Data Hub

Narok pupils lead bid to turn tide on climate change


Pupils plant a tree. FILE PHOTO | NMG

A walk around Narok West tells a story of a region that has been hard hit by the effects of climate change. Locals here talk about soil erosion, deforestation, cumulative less rainfall, scarcity of grass for both livestock and wildlife, degraded lands, and severe droughts.

But at Nkoilale Primary School, you find another side of the story. The school is in pursuit to increase tree cover, conserve the environment, and enlighten learners and the community on mitigations around climate change.

Through the wildlife and environment conservation club which has a membership of 48 learners out of a population of 814 pupils, the school has planted more than 220 indigenous trees in the school compound.

Some of the trees include acacia, croton, and senna siamea that adapt well to the climatic condition of the region. The members of the club ensure that the plants are well watered and mulched when need be.

To kick start the project, Nkoilale Community Development Foundation (NCDF)— formerly Nkoilale Community Development Organisation (NCDO)—approached Kenya Community Development Foundation (KCDF) to support them in their quest.

The project, through funding from I&M Foundation, aims to inculcate the culture of environmental conservation within children who can thereafter enlighten members of their households and influence the community. The organisation has partnered with five schools and 10 community members in their quest to plant 8,000 trees.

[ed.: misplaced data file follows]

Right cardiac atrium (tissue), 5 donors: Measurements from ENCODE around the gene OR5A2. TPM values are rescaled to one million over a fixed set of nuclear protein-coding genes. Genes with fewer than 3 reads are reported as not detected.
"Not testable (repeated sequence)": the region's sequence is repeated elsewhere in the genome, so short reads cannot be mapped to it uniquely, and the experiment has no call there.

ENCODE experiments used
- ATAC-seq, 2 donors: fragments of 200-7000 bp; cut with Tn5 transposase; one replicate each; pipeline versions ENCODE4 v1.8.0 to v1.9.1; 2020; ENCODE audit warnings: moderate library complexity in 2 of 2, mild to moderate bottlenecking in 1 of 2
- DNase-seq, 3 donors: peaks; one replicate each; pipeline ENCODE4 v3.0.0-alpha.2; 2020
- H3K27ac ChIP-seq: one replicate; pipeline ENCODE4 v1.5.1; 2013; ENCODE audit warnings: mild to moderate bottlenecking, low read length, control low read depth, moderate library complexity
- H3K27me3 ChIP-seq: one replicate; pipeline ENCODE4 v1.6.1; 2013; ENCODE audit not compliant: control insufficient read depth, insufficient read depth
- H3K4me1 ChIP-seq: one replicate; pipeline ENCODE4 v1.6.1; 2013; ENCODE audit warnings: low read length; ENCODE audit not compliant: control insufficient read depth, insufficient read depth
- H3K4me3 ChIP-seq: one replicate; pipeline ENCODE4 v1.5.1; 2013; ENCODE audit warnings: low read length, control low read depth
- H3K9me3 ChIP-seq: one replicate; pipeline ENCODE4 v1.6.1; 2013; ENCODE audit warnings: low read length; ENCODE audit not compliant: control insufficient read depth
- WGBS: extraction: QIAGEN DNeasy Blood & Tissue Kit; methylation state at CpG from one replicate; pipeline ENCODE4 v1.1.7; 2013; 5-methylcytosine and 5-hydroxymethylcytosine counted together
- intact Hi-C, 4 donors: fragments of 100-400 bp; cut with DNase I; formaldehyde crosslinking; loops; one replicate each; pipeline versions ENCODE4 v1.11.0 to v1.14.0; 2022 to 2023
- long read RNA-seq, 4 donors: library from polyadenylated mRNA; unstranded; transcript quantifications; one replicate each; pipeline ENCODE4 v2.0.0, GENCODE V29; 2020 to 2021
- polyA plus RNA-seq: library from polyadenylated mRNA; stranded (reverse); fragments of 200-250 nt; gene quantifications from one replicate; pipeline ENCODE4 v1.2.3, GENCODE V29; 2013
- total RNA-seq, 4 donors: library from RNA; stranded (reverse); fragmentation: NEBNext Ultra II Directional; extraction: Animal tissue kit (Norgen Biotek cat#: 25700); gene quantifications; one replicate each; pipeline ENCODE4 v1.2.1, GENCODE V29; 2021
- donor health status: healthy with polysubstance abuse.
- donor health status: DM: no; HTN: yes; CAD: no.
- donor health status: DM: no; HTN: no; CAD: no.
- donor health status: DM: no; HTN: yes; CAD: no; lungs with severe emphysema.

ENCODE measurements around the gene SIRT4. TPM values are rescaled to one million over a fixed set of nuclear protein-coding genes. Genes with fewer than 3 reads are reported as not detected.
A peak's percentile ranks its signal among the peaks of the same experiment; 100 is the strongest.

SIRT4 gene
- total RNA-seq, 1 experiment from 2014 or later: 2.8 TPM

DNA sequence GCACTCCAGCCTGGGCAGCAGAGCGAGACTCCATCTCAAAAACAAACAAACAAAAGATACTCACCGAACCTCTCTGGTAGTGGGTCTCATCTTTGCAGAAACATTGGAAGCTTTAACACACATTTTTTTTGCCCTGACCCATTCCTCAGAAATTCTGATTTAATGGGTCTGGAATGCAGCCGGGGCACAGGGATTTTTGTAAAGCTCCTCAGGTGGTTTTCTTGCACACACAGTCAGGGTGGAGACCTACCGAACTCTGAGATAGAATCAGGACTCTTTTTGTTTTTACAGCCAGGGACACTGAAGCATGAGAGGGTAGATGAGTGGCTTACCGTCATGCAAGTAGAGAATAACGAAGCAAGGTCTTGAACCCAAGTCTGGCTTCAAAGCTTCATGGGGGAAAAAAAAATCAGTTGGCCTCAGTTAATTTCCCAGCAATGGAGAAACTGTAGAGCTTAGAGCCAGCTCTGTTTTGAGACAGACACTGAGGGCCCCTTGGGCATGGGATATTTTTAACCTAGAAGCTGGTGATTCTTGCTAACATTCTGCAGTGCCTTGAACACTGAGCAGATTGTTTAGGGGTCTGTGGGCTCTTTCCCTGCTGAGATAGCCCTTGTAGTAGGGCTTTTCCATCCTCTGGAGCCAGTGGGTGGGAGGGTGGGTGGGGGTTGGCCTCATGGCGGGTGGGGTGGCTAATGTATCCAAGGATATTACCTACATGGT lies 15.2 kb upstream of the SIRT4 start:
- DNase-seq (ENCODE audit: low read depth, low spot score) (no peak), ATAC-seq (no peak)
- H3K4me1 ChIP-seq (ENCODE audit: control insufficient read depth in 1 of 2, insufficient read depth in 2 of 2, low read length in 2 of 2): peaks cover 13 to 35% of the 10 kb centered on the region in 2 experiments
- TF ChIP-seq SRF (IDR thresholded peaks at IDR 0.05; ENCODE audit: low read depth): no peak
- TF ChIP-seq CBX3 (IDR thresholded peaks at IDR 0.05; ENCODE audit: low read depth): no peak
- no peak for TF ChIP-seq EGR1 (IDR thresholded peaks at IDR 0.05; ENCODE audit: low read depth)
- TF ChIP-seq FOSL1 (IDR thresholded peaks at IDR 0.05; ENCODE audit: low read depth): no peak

“We are almost getting there. We identified 10 community members that will plant 3,000 trees and made water pans for them that can hold up to 40,000 litres. We targeted five schools that would plant 500 plants each and provided them with seedlings and water tanks. So far, we have achieved 70 percent of our target,” says NCDF chief executive Nelson Kirrokor.

Human-Wildlife Conflict

Due to the location of the project, at Northwest Narok County, which is nestled around five conservancies and the expansive Maasai Mara reserve, one of the challenges has been losing young plants to wildlife.

“We have fenced around the school’s administration offices because we want to plant some whistling pine. Further, we have received some posts from I&M in partnership with KCDF through NCDF to help us in fencing another section that we want to plant croton seedlings,” says Moses Paraiywa, the school’s Headteacher and Head of Siana Conservation project, a consortium of eight schools steering matters conservation in the region.

To the learners in the school, this project has particularly been beneficial. Sophie Mereso, 12, and a grade five pupil shares that joining the wildlife and environmental conservation club has instilled in her the knowledge of how to take care of trees.

“I like taking care of trees because I read about Wangari Maathai and her conservation efforts,” she shares.

For Musa Nkoitoi, 13, and in grade six, the experience of taking care of the trees has inspired him to become an agricultural officer in the future. “I want to teach people about trees and their benefits.

Through my experience in the club, I have been exposed to various types of trees and when we are learning in class, I am able to identify the various trees,” he says.

According to the club’s patron Peter Korir, the process of taking care of the trees- watering, and mulching, has made the students more knowledgeable about trees and their benefits to the environment.

[email protected]